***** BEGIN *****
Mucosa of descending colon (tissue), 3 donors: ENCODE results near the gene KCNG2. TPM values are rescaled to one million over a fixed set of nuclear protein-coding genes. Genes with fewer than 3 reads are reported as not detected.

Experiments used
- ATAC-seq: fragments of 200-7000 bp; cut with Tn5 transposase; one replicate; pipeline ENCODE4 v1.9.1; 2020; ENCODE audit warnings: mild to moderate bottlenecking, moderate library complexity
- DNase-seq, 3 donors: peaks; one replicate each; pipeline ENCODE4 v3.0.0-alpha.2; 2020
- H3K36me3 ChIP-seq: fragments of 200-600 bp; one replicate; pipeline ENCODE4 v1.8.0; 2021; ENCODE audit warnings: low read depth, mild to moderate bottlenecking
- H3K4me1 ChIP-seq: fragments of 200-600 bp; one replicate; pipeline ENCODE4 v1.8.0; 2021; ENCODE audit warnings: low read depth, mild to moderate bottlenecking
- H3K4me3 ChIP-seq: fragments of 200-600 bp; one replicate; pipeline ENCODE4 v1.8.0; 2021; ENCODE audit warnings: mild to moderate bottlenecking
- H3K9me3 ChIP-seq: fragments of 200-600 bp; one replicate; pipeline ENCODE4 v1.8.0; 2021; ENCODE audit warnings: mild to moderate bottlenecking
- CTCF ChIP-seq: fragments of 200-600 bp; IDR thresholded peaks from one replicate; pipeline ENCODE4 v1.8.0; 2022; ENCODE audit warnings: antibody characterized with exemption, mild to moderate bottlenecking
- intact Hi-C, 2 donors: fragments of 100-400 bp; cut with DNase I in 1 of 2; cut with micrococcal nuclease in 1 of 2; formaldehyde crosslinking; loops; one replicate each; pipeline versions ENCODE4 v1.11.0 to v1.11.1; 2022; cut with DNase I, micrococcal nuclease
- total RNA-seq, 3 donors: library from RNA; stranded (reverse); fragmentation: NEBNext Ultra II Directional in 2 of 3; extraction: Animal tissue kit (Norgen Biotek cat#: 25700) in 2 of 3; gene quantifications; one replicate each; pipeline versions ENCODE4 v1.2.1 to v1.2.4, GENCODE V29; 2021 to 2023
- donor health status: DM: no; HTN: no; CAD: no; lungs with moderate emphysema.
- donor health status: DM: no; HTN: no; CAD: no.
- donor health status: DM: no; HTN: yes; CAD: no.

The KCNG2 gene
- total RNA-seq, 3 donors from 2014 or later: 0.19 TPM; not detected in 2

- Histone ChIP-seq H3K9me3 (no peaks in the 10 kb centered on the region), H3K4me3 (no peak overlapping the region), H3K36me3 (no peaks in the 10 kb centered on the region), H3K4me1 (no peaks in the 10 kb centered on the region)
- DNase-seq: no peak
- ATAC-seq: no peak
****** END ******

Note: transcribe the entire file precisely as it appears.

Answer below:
Mucosa of descending colon (tissue), 3 donors: ENCODE results near the gene KCNG2. TPM values are rescaled to one million over a fixed set of nuclear protein-coding genes. Genes with fewer than 3 reads are reported as not detected.

Experiments used
- ATAC-seq: fragments of 200-7000 bp; cut with Tn5 transposase; one replicate; pipeline ENCODE4 v1.9.1; 2020; ENCODE audit warnings: mild to moderate bottlenecking, moderate library complexity
- DNase-seq, 3 donors: peaks; one replicate each; pipeline ENCODE4 v3.0.0-alpha.2; 2020
- H3K36me3 ChIP-seq: fragments of 200-600 bp; one replicate; pipeline ENCODE4 v1.8.0; 2021; ENCODE audit warnings: low read depth, mild to moderate bottlenecking
- H3K4me1 ChIP-seq: fragments of 200-600 bp; one replicate; pipeline ENCODE4 v1.8.0; 2021; ENCODE audit warnings: low read depth, mild to moderate bottlenecking
- H3K4me3 ChIP-seq: fragments of 200-600 bp; one replicate; pipeline ENCODE4 v1.8.0; 2021; ENCODE audit warnings: mild to moderate bottlenecking
- H3K9me3 ChIP-seq: fragments of 200-600 bp; one replicate; pipeline ENCODE4 v1.8.0; 2021; ENCODE audit warnings: mild to moderate bottlenecking
- CTCF ChIP-seq: fragments of 200-600 bp; IDR thresholded peaks from one replicate; pipeline ENCODE4 v1.8.0; 2022; ENCODE audit warnings: antibody characterized with exemption, mild to moderate bottlenecking
- intact Hi-C, 2 donors: fragments of 100-400 bp; cut with DNase I in 1 of 2; cut with micrococcal nuclease in 1 of 2; formaldehyde crosslinking; loops; one replicate each; pipeline versions ENCODE4 v1.11.0 to v1.11.1; 2022; cut with DNase I, micrococcal nuclease
- total RNA-seq, 3 donors: library from RNA; stranded (reverse); fragmentation: NEBNext Ultra II Directional in 2 of 3; extraction: Animal tissue kit (Norgen Biotek cat#: 25700) in 2 of 3; gene quantifications; one replicate each; pipeline versions ENCODE4 v1.2.1 to v1.2.4, GENCODE V29; 2021 to 2023
- donor health status: DM: no; HTN: no; CAD: no; lungs with moderate emphysema.
- donor health status: DM: no; HTN: no; CAD: no.
- donor health status: DM: no; HTN: yes; CAD: no.

The KCNG2 gene
- total RNA-seq, 3 donors from 2014 or later: 0.19 TPM; not detected in 2

- Histone ChIP-seq H3K9me3 (no peaks in the 10 kb centered on the region), H3K4me3 (no peak overlapping the region), H3K36me3 (no peaks in the 10 kb centered on the region), H3K4me1 (no peaks in the 10 kb centered on the region)
- DNase-seq: no peak
- ATAC-seq: no peak